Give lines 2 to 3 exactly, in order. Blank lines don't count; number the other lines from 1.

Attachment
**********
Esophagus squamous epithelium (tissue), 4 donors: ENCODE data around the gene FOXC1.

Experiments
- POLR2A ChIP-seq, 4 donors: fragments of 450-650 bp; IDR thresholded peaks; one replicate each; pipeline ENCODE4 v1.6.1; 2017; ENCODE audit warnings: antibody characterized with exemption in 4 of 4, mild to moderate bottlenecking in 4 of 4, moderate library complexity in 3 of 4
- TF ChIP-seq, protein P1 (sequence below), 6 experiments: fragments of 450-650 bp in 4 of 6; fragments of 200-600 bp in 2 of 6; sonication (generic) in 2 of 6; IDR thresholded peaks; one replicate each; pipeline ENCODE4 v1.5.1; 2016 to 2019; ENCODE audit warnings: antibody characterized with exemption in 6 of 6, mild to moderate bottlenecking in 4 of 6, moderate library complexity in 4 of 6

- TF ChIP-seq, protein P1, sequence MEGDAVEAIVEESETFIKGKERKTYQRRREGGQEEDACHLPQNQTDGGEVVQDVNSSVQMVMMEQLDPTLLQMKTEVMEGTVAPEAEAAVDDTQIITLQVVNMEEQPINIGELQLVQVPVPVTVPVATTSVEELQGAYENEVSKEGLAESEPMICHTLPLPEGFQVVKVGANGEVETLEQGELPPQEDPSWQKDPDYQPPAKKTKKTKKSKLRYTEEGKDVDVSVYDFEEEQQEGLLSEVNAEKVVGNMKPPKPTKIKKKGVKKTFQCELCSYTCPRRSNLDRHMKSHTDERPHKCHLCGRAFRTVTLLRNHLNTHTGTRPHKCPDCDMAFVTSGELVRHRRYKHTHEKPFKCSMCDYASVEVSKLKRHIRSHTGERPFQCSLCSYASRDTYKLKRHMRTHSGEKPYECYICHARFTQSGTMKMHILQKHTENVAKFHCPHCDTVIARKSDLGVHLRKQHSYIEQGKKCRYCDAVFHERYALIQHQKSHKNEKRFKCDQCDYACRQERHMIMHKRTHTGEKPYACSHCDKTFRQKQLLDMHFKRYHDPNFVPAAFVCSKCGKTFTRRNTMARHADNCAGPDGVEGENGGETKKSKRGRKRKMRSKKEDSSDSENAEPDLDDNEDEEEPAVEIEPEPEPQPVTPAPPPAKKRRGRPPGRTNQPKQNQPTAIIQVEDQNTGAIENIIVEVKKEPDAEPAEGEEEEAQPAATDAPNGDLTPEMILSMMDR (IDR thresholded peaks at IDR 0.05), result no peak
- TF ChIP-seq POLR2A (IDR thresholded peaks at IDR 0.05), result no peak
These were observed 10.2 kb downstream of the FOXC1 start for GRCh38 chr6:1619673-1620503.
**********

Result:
Experiments
- POLR2A ChIP-seq, 4 donors: fragments of 450-650 bp; IDR thresholded peaks; one replicate each; pipeline ENCODE4 v1.6.1; 2017; ENCODE audit warnings: antibody characterized with exemption in 4 of 4, mild to moderate bottlenecking in 4 of 4, moderate library complexity in 3 of 4